Authors:Bibin John; P. Senthilkumar; Sreeja Sadasivan Abstract: This paper documents all the important works in the field of conjugate heat transfer study. Theoretical and applied aspects of conjugate heat transfer analysis are reviewed and summarized to a great extent on the light of available literature in this field. Over the years, conjugate heat transfer analysis has been evolved as the most effective method of heat transfer study. In this approach the mutual effects of thermal conduction in the solid and convection in the fluid are considered in the analysis. Various analytical and computational studies are reported in this field. Comprehension of analytical as well as computational studies of this field will help the researchers and scientists who work in this area to progress in their research. That is the focus of this review. Early analytical studies related to conjugate heat transfer are reviewed and summarised in the first part of this paper. Background of theoretical studies is discussed briefly. More importance is given in summarising the computational studies in this field. Different coupling techniques proposed to date are presented in great detail. Important studies narrating the application of conjugate heat transfer analysis are also discussed under separate headings. Hence the present paper gives complete theoretical background of Conjugate heat transfer along with direction to its application envelope. PubDate: 2018-01-27 DOI: 10.1007/s11831-018-9252-9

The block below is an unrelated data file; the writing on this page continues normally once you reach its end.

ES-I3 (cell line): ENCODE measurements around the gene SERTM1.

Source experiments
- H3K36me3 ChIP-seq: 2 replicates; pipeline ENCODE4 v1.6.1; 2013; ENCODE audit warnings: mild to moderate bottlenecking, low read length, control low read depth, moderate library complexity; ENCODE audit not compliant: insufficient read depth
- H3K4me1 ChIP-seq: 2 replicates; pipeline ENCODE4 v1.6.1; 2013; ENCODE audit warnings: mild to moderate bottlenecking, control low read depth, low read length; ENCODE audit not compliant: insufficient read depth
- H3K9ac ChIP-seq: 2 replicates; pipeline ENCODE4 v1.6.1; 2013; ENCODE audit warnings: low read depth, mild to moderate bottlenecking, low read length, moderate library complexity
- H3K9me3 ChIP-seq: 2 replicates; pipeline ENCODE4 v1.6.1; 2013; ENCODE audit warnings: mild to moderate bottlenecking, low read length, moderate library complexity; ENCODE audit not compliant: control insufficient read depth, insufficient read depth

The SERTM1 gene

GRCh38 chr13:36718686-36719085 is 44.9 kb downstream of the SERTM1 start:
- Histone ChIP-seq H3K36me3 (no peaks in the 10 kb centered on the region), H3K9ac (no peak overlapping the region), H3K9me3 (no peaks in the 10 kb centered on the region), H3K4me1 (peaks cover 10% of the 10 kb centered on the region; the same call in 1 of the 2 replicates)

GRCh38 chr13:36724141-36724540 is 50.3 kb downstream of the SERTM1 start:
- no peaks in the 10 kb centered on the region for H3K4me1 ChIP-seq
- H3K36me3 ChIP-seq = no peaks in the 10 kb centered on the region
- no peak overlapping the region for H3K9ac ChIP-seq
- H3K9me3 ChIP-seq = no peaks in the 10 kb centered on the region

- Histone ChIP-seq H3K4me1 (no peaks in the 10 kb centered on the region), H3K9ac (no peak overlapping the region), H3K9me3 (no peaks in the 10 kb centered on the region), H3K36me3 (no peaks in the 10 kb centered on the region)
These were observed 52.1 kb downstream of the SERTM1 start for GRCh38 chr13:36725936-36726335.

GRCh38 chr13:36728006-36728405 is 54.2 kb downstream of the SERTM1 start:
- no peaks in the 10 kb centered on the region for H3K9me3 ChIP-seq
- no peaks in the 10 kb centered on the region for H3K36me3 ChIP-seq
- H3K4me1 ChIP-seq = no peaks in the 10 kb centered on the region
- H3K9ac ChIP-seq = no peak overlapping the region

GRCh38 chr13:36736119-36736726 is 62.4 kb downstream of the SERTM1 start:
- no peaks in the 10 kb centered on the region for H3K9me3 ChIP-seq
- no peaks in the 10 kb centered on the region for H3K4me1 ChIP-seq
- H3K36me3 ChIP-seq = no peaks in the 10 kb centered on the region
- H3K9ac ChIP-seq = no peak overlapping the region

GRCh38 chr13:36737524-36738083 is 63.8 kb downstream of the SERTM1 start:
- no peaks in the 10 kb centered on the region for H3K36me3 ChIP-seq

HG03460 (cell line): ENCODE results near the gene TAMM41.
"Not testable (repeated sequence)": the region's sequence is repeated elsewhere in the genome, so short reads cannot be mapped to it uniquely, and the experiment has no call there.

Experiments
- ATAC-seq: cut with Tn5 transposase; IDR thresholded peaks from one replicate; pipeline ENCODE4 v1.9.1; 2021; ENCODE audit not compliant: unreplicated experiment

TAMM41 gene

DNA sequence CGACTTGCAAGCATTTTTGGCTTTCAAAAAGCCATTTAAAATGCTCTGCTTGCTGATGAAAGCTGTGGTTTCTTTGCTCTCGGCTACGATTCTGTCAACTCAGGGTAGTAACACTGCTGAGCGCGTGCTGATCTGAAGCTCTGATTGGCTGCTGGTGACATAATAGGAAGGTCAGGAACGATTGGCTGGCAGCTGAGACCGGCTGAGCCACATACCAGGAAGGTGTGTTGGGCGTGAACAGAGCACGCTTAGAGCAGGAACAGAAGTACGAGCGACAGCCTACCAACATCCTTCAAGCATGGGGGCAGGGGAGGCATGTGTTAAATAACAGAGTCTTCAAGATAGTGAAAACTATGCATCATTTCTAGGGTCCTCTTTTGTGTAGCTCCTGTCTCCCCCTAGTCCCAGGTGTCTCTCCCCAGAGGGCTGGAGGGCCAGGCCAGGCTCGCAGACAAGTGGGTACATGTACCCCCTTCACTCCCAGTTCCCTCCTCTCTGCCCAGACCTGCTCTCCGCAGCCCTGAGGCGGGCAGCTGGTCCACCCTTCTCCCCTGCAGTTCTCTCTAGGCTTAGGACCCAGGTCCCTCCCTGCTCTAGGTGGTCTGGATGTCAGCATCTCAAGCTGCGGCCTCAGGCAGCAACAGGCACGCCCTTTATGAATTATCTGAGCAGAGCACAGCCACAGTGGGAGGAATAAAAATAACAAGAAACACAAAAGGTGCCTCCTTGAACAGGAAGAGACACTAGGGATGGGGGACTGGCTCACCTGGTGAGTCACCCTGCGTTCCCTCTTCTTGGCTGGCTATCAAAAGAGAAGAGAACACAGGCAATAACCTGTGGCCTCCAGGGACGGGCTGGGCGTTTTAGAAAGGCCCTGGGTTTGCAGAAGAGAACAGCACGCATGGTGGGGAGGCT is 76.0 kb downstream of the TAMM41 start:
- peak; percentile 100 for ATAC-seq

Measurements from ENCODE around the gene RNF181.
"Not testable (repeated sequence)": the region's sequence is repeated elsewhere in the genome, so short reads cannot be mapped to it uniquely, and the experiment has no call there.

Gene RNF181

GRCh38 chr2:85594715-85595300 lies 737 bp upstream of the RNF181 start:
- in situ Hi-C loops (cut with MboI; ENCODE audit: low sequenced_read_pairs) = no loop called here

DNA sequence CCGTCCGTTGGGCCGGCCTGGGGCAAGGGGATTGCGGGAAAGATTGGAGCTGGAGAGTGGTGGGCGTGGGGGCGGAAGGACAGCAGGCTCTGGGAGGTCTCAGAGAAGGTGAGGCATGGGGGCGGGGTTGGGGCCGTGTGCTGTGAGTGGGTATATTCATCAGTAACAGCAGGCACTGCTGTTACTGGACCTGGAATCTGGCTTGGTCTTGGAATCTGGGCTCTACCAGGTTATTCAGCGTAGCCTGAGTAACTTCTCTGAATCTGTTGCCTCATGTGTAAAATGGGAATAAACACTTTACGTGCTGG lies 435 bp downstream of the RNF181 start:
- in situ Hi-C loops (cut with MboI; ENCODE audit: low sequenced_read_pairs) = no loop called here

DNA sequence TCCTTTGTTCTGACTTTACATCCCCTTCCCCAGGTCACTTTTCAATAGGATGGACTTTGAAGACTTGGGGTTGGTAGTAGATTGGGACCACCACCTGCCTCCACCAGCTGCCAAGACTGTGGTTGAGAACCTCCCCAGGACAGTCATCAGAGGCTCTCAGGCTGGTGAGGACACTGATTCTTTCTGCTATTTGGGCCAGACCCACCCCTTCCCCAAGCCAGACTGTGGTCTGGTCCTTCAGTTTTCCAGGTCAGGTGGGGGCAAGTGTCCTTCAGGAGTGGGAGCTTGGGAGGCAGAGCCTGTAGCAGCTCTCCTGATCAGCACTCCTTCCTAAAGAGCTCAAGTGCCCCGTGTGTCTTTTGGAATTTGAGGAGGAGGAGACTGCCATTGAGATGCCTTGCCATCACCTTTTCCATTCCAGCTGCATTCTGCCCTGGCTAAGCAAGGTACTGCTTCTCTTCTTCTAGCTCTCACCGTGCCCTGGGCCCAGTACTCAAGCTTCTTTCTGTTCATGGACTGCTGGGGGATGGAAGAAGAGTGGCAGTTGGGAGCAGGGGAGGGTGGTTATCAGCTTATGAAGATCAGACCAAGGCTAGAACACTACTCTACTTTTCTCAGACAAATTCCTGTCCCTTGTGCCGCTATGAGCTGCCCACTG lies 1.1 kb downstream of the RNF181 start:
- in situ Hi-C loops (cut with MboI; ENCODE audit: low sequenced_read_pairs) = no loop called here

Authors:Zhen Yang; Jing Lian; Yanan Guo; Shouliang Li; Deyuan Wang; Wenhao Sun; Yide Ma Abstract: In this paper, recent pulse coupled neural networks (PCNN) model’s development, especially in the fields related to the image processing, were surveyed. Our review aims to provide a comprehensive and systematic analysis of selected researches from past few decades, having powerful methods to infer the area of study. In this paper, all selected references are categorized in three groups, on the basis of neurons structure, parameters setting, and the inherent characteristics of PCNN. Various applications of these models were mentioned and underlying difficulties, limitations, merits and disadvantages were discussed in applying these models. The researchers will find it helpful to choose and use the appropriate model for a better application. PubDate: 2018-01-24 DOI: 10.1007/s11831-018-9253-8